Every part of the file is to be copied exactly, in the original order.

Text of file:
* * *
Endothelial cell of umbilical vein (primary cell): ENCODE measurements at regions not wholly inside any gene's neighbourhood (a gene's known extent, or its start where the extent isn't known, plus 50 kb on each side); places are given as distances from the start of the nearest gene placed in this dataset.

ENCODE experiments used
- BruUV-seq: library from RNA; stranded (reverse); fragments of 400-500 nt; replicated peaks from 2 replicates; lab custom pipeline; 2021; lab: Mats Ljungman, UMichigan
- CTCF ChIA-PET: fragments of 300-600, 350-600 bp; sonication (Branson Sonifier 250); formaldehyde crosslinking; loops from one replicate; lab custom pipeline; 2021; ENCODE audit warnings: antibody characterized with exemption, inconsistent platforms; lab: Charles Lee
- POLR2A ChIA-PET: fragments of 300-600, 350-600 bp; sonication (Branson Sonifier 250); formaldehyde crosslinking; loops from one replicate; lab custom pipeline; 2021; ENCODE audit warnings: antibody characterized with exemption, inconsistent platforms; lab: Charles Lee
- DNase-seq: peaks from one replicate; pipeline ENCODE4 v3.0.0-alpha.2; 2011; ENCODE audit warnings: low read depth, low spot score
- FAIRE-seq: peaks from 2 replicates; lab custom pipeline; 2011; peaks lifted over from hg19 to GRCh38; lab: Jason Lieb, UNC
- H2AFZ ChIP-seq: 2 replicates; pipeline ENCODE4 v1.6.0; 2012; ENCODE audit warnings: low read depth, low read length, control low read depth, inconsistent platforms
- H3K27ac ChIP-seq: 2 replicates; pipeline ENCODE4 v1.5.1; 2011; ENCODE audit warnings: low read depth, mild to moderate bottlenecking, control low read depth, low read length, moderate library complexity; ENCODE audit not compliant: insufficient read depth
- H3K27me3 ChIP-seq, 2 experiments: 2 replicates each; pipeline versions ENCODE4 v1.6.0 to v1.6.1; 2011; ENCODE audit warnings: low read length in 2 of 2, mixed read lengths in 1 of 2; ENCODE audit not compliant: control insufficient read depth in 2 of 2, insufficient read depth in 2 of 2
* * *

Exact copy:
Endothelial cell of umbilical vein (primary cell): ENCODE measurements at regions not wholly inside any gene's neighbourhood (a gene's known extent, or its start where the extent isn't known, plus 50 kb on each side); places are given as distances from the start of the nearest gene placed in this dataset.

ENCODE experiments used
- BruUV-seq: library from RNA; stranded (reverse); fragments of 400-500 nt; replicated peaks from 2 replicates; lab custom pipeline; 2021; lab: Mats Ljungman, UMichigan
- CTCF ChIA-PET: fragments of 300-600, 350-600 bp; sonication (Branson Sonifier 250); formaldehyde crosslinking; loops from one replicate; lab custom pipeline; 2021; ENCODE audit warnings: antibody characterized with exemption, inconsistent platforms; lab: Charles Lee
- POLR2A ChIA-PET: fragments of 300-600, 350-600 bp; sonication (Branson Sonifier 250); formaldehyde crosslinking; loops from one replicate; lab custom pipeline; 2021; ENCODE audit warnings: antibody characterized with exemption, inconsistent platforms; lab: Charles Lee
- DNase-seq: peaks from one replicate; pipeline ENCODE4 v3.0.0-alpha.2; 2011; ENCODE audit warnings: low read depth, low spot score
- FAIRE-seq: peaks from 2 replicates; lab custom pipeline; 2011; peaks lifted over from hg19 to GRCh38; lab: Jason Lieb, UNC
- H2AFZ ChIP-seq: 2 replicates; pipeline ENCODE4 v1.6.0; 2012; ENCODE audit warnings: low read depth, low read length, control low read depth, inconsistent platforms
- H3K27ac ChIP-seq: 2 replicates; pipeline ENCODE4 v1.5.1; 2011; ENCODE audit warnings: low read depth, mild to moderate bottlenecking, control low read depth, low read length, moderate library complexity; ENCODE audit not compliant: insufficient read depth
- H3K27me3 ChIP-seq, 2 experiments: 2 replicates each; pipeline versions ENCODE4 v1.6.0 to v1.6.1; 2011; ENCODE audit warnings: low read length in 2 of 2, mixed read lengths in 1 of 2; ENCODE audit not compliant: control insufficient read depth in 2 of 2, insufficient read depth in 2 of 2